- Trastuzumab 4 mg/kg IV with first dose of paclitaxel, followed by
- Trastuzumab 2 mg/kg IV weekly to complete 1-y total duration of trastuzumab therapy
- As an alternative, trastuzumab 6 mg/kg IV every 3 wk following the completion of paclitaxel, to complete 1-y total duration of trastuzumab therapy
Dose-dense ACpaclitaxel plus trastuzumab
- Doxorubicin 60 mg/m2 IV plus cyclophosphamide 600 mg/m2 IV on day 1 every 2 wk for 4 cycles, followed by
- Paclitaxel 175 mg/m2 IV every 2 wk for four cycles, with
- Trastuzumab 4 mg/kg for the first dose and then 2 mg/kg weekly for 1-y total duration
- As an alternative, trastuzumab 6 mg/kg every 3 wk following the completion of paclitaxel, and given to complete 1-y total duration of trastuzumab therapy
AC-docetaxel plus trastuzumab
- Doxorubicin 60 mg/m2 IV plus cyclophosphamide 600 mg/m2 IV on day 1 every 3 wk for four cycles, followed by
- Docetaxel 100 mg/m2 every 3 wk for four cycles, with
- Trastuzumab 4 mg/kg IV during week 1 and then 2 mg/kg IV weekly for 11 wk followed by trastuzumab 6 mg/kg every 3 wk to complete 1 y of trastuzumab
AC-paclitaxel plus trastuzumab and pertuzumab
How Chemotherapy Is Used With Other Cancer Treatments
When used with other treatments, chemotherapy can:
- Make a tumor smaller before surgery or radiation therapy. This is called neoadjuvant chemotherapy.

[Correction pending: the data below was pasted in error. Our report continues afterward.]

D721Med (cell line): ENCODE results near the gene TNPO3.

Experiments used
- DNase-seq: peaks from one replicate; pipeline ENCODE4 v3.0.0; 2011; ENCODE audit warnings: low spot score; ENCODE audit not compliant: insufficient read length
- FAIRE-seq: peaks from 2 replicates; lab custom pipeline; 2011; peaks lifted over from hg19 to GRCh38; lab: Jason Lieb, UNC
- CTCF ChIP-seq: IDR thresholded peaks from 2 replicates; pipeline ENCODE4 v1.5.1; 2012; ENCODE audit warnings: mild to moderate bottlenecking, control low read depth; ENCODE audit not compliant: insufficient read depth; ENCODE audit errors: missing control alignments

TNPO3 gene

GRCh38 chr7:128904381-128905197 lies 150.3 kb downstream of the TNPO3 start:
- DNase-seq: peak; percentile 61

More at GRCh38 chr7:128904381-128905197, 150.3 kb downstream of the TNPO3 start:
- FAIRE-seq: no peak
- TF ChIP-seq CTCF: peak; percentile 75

- Destroy cancer cells that may remain after treatment with surgery or radiation therapy. This is called adjuvant chemotherapy.
- Help other treatments work better.
- Kill cancer cells that have returned or spread to other parts of your body.
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Which Chemo Is Best For You
In cases of early stage cancer, an oncologist can make an informed decision about which drugs are best to use. Your age, the stage of the cancer, and any other health problems will all be taken into consideration before deciding on a chemo regimen.
These drugs are usually injected into a vein, either at your doctors office or at a hospital. Locations that provide chemotherapy injections are often called infusion centers.
You may need a port implanted if you have weak veins or are being given a certain type of drug. A port is a device thats surgically placed in your chest that allows for easy needle access. The port can be removed when therapy is finished.
Typically, a person is given several drugs, often called a regimen. Regimens are designed to attack the cancer at different stages of growth and in different ways. Your chemo drugs will be given on a regular schedule in doses called rounds.
According to the American Cancer Society, the most common drugs and regimens used for breast cancer today are:
While chemotherapy treatments have greatly improved over time, there are often still noticeable side effects of treatment.
By C. Dixon
Were here to help clear that up. Chemotherapy works by targeting cells at specific points in the cell cycle. Since cancer cells form more quickly than normal cells, the cancerous ones will be more readily destroyed by chemo than normal cells, though some normal cells will be affected .